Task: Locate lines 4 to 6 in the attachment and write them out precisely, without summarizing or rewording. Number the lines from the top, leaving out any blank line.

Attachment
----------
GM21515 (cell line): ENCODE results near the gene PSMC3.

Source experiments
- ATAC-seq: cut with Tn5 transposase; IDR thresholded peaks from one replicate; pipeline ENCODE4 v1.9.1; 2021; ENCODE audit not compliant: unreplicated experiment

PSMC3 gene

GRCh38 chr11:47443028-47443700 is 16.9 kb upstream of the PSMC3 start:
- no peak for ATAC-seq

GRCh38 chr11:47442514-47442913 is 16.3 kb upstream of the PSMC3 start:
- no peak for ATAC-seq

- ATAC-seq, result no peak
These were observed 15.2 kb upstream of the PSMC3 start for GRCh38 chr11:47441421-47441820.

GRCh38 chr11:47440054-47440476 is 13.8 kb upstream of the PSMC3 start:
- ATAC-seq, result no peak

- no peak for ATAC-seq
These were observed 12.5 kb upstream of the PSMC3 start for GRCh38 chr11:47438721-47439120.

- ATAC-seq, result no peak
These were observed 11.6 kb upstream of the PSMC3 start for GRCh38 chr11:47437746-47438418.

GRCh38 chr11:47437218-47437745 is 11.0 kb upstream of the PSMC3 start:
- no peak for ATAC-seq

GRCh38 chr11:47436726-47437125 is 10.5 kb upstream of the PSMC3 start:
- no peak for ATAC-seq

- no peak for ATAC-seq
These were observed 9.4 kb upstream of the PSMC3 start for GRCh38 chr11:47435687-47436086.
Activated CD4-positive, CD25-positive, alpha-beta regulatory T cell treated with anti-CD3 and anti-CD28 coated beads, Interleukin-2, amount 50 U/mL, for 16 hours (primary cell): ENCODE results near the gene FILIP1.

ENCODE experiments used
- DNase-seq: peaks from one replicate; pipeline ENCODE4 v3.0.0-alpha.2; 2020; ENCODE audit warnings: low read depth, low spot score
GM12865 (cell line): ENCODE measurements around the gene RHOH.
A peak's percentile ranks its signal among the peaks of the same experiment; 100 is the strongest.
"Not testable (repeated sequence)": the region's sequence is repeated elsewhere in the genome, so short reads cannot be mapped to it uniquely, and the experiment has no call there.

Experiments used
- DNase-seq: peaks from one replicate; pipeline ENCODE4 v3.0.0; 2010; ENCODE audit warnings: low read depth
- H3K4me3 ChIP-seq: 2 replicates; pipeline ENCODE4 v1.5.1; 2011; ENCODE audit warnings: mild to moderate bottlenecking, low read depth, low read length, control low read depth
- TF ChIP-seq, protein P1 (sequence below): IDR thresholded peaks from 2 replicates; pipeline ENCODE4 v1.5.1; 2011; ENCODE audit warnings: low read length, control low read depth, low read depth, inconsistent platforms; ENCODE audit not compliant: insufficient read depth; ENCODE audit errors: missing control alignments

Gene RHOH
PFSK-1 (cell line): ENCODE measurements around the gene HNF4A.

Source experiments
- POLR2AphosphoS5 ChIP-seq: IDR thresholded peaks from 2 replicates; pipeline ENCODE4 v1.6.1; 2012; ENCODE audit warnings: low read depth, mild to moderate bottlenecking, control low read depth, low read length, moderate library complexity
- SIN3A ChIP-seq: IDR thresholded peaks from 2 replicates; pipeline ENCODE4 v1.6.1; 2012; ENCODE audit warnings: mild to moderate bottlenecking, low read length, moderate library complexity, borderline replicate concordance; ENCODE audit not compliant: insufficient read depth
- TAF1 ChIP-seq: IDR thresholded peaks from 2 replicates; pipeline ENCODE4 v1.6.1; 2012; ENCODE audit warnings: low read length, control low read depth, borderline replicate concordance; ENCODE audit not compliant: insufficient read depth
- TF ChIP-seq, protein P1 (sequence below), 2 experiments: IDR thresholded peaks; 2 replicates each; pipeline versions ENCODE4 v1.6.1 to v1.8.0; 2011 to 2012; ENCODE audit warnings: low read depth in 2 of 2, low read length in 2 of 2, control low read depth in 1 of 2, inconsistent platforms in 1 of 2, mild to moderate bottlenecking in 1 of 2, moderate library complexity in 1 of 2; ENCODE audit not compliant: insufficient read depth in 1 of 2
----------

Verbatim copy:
PSMC3 gene

GRCh38 chr11:47443028-47443700 is 16.9 kb upstream of the PSMC3 start:
- no peak for ATAC-seq